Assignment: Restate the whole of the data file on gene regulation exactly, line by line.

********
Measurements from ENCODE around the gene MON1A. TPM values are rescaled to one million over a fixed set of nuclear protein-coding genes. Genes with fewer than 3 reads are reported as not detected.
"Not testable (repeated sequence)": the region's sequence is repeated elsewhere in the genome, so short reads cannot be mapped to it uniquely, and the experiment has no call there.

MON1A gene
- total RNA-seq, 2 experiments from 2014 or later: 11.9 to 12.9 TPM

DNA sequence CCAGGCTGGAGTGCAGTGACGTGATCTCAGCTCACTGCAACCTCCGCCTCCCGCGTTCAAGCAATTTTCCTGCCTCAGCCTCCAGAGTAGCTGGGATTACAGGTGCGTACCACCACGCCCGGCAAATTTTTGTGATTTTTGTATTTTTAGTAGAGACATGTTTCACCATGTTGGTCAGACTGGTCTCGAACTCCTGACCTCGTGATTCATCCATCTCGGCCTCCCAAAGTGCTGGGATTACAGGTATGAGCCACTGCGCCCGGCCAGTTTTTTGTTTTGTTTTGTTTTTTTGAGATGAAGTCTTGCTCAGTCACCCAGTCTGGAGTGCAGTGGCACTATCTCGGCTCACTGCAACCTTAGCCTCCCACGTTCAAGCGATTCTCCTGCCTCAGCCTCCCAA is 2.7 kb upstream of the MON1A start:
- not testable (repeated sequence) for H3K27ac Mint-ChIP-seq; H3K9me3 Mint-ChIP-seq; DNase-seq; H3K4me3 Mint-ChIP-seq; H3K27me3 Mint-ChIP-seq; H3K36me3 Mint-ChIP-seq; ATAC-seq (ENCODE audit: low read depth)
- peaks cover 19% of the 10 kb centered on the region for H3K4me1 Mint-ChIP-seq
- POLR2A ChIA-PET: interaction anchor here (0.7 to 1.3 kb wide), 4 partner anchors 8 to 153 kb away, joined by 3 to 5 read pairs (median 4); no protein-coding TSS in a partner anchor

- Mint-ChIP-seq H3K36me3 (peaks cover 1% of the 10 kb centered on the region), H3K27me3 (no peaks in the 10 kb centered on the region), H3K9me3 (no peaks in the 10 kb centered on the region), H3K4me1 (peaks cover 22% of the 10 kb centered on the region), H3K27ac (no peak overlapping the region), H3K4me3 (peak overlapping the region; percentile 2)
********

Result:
Measurements from ENCODE around the gene MON1A. TPM values are rescaled to one million over a fixed set of nuclear protein-coding genes. Genes with fewer than 3 reads are reported as not detected.
"Not testable (repeated sequence)": the region's sequence is repeated elsewhere in the genome, so short reads cannot be mapped to it uniquely, and the experiment has no call there.

MON1A gene
- total RNA-seq, 2 experiments from 2014 or later: 11.9 to 12.9 TPM

DNA sequence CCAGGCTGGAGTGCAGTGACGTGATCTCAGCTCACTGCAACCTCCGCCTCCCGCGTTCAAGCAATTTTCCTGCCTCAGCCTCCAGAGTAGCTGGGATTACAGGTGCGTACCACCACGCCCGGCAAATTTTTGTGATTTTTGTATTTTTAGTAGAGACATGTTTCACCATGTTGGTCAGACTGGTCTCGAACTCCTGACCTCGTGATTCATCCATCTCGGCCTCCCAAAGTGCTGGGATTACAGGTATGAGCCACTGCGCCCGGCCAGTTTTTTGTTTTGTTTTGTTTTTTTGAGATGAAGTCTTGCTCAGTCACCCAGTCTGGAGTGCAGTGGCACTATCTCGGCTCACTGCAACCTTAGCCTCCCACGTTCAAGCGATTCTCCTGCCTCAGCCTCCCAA is 2.7 kb upstream of the MON1A start:
- not testable (repeated sequence) for H3K27ac Mint-ChIP-seq; H3K9me3 Mint-ChIP-seq; DNase-seq; H3K4me3 Mint-ChIP-seq; H3K27me3 Mint-ChIP-seq; H3K36me3 Mint-ChIP-seq; ATAC-seq (ENCODE audit: low read depth)
- peaks cover 19% of the 10 kb centered on the region for H3K4me1 Mint-ChIP-seq
- POLR2A ChIA-PET: interaction anchor here (0.7 to 1.3 kb wide), 4 partner anchors 8 to 153 kb away, joined by 3 to 5 read pairs (median 4); no protein-coding TSS in a partner anchor

- Mint-ChIP-seq H3K36me3 (peaks cover 1% of the 10 kb centered on the region), H3K27me3 (no peaks in the 10 kb centered on the region), H3K9me3 (no peaks in the 10 kb centered on the region), H3K4me1 (peaks cover 22% of the 10 kb centered on the region), H3K27ac (no peak overlapping the region), H3K4me3 (peak overlapping the region; percentile 2)